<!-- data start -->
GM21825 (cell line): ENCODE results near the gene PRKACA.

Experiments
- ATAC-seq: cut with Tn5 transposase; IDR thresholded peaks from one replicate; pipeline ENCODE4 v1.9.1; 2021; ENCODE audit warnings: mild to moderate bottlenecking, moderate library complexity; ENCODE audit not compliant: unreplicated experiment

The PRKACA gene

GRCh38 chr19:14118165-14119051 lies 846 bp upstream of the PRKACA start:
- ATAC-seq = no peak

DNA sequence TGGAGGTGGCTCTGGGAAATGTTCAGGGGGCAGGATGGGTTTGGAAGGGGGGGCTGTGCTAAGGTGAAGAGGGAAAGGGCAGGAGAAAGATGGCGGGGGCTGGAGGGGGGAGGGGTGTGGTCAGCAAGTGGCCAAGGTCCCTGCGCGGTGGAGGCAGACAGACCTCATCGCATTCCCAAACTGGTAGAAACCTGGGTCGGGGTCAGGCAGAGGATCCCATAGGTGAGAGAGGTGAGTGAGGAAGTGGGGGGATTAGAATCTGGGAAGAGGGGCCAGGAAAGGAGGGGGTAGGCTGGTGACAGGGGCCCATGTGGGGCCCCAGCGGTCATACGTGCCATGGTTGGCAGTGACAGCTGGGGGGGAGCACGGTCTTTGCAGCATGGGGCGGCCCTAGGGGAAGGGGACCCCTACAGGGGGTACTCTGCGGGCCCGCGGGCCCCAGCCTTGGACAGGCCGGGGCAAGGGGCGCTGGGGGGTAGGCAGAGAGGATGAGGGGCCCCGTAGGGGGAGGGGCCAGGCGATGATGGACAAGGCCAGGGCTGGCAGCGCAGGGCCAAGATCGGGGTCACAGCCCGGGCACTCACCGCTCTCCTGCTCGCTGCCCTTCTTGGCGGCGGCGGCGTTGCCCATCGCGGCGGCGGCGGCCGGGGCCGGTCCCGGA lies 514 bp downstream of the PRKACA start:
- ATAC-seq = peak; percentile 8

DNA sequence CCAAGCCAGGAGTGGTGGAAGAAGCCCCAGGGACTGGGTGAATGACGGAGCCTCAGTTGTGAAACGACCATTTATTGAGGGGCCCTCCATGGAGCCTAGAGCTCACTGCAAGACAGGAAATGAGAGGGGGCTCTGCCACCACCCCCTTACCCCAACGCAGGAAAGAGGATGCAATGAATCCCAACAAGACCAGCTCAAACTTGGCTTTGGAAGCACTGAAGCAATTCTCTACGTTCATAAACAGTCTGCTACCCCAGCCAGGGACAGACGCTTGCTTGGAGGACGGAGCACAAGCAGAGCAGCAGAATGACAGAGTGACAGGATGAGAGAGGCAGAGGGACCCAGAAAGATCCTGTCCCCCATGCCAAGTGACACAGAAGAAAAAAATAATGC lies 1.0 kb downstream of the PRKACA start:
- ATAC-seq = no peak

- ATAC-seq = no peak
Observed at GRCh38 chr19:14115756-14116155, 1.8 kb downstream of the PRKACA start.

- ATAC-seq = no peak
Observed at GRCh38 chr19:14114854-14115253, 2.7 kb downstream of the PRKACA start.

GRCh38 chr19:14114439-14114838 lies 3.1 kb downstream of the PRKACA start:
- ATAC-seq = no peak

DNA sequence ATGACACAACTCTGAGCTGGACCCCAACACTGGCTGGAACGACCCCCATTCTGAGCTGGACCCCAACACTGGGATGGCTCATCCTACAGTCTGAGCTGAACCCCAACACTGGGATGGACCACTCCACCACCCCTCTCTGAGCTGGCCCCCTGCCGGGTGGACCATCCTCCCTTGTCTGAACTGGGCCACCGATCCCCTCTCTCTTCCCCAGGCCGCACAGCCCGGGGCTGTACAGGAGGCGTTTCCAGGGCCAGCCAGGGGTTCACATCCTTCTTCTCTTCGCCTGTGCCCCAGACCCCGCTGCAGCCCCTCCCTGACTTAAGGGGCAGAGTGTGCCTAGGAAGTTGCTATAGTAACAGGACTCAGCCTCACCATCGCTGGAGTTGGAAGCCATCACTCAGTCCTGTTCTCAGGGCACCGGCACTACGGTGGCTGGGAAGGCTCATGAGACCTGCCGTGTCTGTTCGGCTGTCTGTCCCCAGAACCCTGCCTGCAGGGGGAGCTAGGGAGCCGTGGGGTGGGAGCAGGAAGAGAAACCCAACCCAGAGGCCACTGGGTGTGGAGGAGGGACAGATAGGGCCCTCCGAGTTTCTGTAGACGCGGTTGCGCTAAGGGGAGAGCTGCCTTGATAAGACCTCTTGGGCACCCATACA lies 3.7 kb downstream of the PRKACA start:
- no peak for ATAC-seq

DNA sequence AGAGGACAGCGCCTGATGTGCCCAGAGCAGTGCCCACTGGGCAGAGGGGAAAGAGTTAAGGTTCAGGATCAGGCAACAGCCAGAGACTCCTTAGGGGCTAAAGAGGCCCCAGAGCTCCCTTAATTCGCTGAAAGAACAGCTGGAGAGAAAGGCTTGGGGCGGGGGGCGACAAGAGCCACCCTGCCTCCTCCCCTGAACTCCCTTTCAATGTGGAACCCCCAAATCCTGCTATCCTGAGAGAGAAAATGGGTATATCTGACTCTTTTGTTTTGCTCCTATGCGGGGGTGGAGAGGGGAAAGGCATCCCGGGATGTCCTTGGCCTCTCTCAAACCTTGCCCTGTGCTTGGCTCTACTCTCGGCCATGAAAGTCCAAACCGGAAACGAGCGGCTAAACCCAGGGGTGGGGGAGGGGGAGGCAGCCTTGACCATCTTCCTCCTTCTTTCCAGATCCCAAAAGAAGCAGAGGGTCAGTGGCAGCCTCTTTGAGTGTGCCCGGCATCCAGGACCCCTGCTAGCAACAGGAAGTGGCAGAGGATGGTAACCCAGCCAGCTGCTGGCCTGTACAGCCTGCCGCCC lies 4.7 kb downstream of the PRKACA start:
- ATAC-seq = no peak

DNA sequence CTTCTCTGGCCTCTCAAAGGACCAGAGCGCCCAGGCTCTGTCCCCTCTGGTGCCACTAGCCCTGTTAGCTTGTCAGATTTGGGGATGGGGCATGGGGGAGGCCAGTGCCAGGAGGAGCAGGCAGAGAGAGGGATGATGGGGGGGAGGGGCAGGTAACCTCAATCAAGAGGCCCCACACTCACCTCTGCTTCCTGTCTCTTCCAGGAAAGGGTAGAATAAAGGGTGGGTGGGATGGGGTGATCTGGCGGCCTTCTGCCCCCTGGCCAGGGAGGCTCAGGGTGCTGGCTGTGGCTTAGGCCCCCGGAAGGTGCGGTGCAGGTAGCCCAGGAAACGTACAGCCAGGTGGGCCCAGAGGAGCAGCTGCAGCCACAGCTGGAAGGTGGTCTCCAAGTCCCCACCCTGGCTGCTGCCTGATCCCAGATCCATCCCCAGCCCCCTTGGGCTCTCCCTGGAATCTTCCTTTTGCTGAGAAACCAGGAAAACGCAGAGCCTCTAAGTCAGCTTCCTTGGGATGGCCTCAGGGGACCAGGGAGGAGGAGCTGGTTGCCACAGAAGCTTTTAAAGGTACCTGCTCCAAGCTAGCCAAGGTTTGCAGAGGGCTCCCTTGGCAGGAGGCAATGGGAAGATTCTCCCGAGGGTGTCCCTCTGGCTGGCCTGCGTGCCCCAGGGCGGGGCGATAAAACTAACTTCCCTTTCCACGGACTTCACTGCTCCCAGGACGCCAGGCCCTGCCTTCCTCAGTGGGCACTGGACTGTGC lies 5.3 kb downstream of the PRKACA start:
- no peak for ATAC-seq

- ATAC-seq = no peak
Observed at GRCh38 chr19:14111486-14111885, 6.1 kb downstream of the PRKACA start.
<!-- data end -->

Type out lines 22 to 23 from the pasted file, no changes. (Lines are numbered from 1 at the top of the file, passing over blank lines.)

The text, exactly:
- no peak for ATAC-seq

- ATAC-seq = no peak